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Salient. Victoria University Student Newspaper. Volume 37, Number 5. 3rd April 1974

October Club: spreading socialism on campus

page 3

October Club: spreading socialism on campus

People went along to the inaugural AGM of the October Club last Wednesday with a variety of expectations. After all, the discussion and promotion of socialism is a rather general and broad-ranging heading. Ideas ranged from one person's insistence that the club should have a definite coherent political line on all issues, to the suggestion by another person that perhaps the club should have no political line on anything in case it put people off. Some people had come along to the meeting of an organisation which they thought was going to promote Marxist study groups for them to discuss and learn about the theory and practice of socialism. There were others who through last year had been bemoaning the lack of any political group on campus which they could adhere to.

But what emerged from the discussion was a rather different shape for the October Club to that which had been generally anticipated. However, despite criticisms which have been levelled at the group as having not fulfilled the objectives which these critics have determined for it, the structure and programme of the club are those that the majority of interested students want, and which will probably be the most useful too them in their attempt to reach the desired goals.

So what is the October Club going to do? It was agreed that the primary orientation of a student club should be with the university. In the past, most of the political activity on campus has been directed at activities taking place not only outside the university, but usually outside New Zealand as well. The big issues of the last five years have been those of apartheid and the Indo-China war, but nowadays neither of these attracts the massive attention that they once did.

There is an attitude of political apathy around the campus, which the Socialist Action League attributes to the detente between the United States and the "Stalinist Bureaucracies" (i.e. in their understanding, China, the Soviet Union and the Soviet Empire), but which most people attribute to the internal assessment system. As a wise old man once said, most students are "heads down, bums up" in the library. But the obvious approach is to look at the problem that students face, and the role of the university. Maybe at that point you can relate these problems to other problems in the wider society.

Some of the activities that were suggested for the October Club included some moves towards an examination of the role of students within the university. There was a discussion of a possible sit-in in the library but nothing definite emerged. What did emerge, however, was a determination that university courses should be examined, subject by subject, to see why they were taught, what value they had for whom, and to examine some of the social and political preconceptions underlying them People also wanted to see further encouragement for students within various departments to unite to combat all their problems of workloads course content, etc. The whole programme is one of encouraging students to look at their surroundings, analysing them, and to attempt solutions to their problems.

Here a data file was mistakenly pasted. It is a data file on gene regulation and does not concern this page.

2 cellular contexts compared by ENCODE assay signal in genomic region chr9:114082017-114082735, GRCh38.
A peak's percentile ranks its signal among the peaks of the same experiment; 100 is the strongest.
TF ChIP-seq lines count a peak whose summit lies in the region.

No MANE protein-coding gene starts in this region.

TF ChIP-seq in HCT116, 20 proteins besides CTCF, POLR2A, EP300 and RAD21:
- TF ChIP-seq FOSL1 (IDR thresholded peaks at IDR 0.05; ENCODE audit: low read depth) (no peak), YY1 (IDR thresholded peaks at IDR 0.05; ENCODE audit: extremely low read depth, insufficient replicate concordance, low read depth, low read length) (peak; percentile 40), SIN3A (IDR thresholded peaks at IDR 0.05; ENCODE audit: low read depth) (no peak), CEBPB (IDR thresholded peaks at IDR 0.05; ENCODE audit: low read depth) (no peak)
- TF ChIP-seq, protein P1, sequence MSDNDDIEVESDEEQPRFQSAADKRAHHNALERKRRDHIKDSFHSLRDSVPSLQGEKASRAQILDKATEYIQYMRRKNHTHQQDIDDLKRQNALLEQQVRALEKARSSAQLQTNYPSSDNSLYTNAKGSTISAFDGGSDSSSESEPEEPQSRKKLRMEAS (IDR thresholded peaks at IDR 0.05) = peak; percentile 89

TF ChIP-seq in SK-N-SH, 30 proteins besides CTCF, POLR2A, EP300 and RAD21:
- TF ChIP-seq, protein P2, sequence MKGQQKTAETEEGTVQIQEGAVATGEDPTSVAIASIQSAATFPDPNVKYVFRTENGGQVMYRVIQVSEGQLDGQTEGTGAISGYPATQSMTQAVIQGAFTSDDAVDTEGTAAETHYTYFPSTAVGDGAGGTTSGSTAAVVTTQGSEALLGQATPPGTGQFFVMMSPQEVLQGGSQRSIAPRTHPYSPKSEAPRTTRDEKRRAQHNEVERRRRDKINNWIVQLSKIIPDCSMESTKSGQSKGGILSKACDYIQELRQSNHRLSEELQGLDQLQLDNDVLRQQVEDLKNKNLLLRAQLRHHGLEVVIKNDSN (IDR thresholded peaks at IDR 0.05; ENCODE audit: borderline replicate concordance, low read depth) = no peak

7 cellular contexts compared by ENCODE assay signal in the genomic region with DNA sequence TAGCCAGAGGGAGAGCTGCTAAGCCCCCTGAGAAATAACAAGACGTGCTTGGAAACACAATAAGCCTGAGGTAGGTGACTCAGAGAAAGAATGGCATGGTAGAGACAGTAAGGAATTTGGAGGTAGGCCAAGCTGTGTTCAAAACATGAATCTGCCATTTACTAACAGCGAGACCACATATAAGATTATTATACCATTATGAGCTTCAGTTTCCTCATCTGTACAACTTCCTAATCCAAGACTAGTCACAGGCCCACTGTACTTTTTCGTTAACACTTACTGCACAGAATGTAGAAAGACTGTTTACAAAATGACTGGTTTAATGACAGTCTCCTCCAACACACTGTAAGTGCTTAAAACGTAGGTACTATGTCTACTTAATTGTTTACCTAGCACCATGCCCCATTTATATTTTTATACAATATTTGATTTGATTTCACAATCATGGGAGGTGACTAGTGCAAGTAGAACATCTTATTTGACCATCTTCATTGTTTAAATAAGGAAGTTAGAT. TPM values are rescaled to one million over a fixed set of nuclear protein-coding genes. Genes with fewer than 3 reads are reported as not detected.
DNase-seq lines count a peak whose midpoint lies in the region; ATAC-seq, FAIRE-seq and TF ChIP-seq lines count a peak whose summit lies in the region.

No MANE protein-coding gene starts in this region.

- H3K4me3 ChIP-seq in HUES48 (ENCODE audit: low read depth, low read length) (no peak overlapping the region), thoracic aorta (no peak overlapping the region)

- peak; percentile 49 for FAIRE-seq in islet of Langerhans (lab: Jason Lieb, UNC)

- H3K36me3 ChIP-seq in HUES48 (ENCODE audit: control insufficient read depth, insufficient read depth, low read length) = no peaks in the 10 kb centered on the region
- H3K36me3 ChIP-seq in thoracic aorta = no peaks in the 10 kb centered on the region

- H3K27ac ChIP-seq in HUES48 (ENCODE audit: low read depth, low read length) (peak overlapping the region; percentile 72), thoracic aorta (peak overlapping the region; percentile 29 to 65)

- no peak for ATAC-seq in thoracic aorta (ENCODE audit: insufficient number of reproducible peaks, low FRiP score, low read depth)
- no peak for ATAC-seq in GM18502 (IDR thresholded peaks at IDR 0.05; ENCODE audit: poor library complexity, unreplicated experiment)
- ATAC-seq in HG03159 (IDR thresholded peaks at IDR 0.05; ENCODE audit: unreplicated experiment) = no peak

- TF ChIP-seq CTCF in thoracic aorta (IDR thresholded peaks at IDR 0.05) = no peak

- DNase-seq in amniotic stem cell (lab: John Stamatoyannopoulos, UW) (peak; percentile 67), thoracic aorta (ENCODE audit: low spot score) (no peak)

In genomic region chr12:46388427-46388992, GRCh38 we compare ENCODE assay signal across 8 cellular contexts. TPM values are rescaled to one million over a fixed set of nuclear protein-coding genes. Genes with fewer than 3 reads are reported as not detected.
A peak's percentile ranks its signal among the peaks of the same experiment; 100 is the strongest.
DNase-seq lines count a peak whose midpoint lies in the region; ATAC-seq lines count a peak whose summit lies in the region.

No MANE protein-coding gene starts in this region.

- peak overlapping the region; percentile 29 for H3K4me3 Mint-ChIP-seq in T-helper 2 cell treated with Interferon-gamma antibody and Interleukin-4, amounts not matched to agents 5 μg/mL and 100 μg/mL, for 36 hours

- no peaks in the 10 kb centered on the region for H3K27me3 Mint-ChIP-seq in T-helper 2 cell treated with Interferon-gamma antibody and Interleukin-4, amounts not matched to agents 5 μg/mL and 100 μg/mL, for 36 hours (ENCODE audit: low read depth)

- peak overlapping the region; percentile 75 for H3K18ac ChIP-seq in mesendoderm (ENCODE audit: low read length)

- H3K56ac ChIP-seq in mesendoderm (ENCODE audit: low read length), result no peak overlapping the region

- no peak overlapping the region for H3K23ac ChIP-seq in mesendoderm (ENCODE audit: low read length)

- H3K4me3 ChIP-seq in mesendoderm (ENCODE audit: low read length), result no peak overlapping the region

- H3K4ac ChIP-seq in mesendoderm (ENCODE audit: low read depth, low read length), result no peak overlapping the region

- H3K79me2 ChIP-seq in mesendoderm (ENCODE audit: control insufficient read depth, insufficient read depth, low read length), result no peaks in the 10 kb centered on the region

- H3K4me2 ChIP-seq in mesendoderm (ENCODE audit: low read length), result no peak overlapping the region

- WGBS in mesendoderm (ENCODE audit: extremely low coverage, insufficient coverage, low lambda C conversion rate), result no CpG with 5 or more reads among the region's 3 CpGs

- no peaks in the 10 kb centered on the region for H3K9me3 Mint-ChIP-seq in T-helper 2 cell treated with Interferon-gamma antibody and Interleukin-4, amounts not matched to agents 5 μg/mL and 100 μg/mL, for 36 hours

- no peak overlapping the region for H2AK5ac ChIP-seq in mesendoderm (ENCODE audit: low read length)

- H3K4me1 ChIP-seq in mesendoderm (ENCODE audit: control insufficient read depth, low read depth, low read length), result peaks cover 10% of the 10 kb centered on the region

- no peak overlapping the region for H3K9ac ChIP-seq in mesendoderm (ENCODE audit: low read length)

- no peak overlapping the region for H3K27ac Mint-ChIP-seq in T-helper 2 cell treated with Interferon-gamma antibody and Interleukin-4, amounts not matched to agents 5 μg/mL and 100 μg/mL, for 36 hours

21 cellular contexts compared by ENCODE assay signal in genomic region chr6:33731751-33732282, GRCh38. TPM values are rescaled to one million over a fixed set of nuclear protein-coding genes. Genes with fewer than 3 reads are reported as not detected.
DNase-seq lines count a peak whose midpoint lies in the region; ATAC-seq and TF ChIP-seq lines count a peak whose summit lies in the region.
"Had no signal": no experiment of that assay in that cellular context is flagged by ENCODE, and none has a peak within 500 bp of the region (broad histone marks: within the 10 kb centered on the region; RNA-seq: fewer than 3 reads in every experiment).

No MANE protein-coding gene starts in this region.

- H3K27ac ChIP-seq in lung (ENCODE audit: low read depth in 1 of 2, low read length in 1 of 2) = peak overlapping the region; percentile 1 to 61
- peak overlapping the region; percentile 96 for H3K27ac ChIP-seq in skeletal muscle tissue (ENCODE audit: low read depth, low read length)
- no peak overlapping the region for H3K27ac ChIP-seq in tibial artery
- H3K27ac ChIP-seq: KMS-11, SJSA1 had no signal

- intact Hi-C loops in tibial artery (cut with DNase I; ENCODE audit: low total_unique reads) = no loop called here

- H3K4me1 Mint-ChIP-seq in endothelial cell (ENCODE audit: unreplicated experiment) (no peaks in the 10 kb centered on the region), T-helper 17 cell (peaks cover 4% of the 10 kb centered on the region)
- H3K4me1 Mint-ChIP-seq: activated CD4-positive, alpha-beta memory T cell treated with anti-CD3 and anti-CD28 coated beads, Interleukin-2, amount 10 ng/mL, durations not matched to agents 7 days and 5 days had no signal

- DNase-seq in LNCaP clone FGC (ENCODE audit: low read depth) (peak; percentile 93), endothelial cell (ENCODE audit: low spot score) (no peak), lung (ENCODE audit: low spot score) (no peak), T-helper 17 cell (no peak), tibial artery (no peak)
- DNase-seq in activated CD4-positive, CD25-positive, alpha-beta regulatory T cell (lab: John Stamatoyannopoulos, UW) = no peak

All this seems rather remote from the supposed aim of the October Club—the discussion and promotion of socialism. And thus various other activities were discussed, getting Ben Matthews, the dismissed union delegate from the Gear Meat Company to come and speak. There are some films available in Wellington which would make interesting discussion material—a film of a strike in New Mexico called "Salt of the Earth" and some of Felix Greene's films on China.

And so now there is somewhere for the energies of left-wingers and potential left-wingers to be directed. Instead of a rather nebulous clique of self-styled "heavies" there is something more definite. The first actual activity as a specific part of the October Club's programme will be on Tuesday April 9—a discussion of the orientation programme adopted this year. The approach that was adopted was largely conciliatory, supporting the role of the university as an elitist institution. But was this the best course of action? Should these people have instead attacked the role of the university?

—David Tripe